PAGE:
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'Egypt Station' review: Paul McCartney's most pop-friendly album in two decades

The framework of Paul McCartney's "Egypt Station" allows him to try various styles. Photo Credit: Capitol Records

Paul McCartney isn’t done innovating just yet.

Sure, Macca is embracing his past a little more than usual as he rolls out his new “Egypt Station” (Capitol), which had a few recording sessions at Abbey Road. He even revisited Liverpool to reminisce with late-night TV host James Corden.

But there is no doubt he is still looking ahead. You can hear it in the first single “I Don’t Know,”...

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Paul McCartney isn’t done innovating just yet.

Sure, Macca is embracing his past a little more than usual as he rolls out his new “Egypt Station” (Capitol), which had a few recording sessions at Abbey Road. He even revisited Liverpool to reminisce with late-night TV host James Corden.

But there is no doubt he is still looking ahead. You can hear it in the first single “I Don’t Know,” a piano ballad that harkens back to The Beatles’ heyday but still sounds current, as producer Greg Kurstin applies some of the sonic dynamics he has used with Adele.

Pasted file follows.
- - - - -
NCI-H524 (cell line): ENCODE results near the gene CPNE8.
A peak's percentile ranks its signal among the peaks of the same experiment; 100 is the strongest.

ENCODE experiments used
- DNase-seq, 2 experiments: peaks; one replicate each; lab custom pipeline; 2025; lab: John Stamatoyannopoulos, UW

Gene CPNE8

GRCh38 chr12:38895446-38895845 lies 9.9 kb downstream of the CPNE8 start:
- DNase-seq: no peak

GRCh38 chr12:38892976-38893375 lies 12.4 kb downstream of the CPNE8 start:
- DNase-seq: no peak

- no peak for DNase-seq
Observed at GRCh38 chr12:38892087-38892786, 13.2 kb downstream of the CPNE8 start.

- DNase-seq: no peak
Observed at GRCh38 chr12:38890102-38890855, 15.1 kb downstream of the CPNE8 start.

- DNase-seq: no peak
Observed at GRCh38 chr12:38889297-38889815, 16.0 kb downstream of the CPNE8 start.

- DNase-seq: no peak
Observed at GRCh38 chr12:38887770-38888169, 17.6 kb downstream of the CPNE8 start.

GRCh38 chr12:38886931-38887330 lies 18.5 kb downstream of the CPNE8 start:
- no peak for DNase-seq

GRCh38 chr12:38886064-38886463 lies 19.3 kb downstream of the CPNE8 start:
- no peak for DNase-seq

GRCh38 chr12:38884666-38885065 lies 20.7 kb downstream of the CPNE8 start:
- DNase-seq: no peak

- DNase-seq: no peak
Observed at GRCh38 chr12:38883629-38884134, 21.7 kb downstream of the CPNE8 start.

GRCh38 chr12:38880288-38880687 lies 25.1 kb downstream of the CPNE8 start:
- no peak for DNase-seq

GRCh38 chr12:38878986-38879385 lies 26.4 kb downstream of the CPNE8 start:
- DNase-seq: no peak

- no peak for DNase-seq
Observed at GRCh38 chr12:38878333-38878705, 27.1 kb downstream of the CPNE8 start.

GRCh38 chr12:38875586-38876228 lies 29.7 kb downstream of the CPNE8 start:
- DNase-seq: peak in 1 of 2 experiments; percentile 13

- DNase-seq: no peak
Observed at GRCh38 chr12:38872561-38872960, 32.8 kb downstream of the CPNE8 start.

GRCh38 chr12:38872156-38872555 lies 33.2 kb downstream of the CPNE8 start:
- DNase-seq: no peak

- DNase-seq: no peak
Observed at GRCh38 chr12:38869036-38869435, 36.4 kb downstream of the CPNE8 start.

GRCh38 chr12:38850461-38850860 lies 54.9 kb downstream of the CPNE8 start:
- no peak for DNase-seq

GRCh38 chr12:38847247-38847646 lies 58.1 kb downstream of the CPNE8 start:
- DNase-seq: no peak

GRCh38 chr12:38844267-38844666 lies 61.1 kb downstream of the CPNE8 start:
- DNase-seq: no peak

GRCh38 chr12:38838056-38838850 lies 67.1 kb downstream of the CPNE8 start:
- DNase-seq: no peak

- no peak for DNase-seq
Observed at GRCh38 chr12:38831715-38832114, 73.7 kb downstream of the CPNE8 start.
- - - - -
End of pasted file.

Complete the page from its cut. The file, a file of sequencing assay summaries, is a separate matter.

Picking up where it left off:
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The framework of “Egypt Station” allows McCartney to try all sorts of styles, as he imagines each song as a different stop on a train ride. There are some surprisingly risqué numbers, including the rocking “Come on to Me,” which is his first Top 10 single since 1997 on any Billboard airplay chart, and the even more straightforward “Fuh You,” which sounds like a mix of a Coldplay anthem and Katy Perry’s “Roar.”

“Back in Brazil” is a suite of wild world beat styles, with bits of bossa nova, blooping synths, random screams and funky organ riffs. “Despite Repeated Warnings” is a seven-minute epic tale of a captain piloting his ship into dangerous territory, though with lines like “Those who shout the loudest may not always be the smartest, but they have their proudest moments right before they fall” it’s clear Macca is also referring to someone specific. It builds to a dramatic close, with a choir singing, “It’s the will of the people.” McCartney is more direct on the future singalong “People Want Peace,” as well as the charmingly simple “Happy With You.”

“Egypt Station” is easily McCartney’s most pop-friendly collection in two decades, since 1997’s “Flaming Pie,” but he accomplishes it with some of the experimental edge he has cultivated in recent years. It’s a combination that would work for anyone, but is especially thrilling coming from McCartney.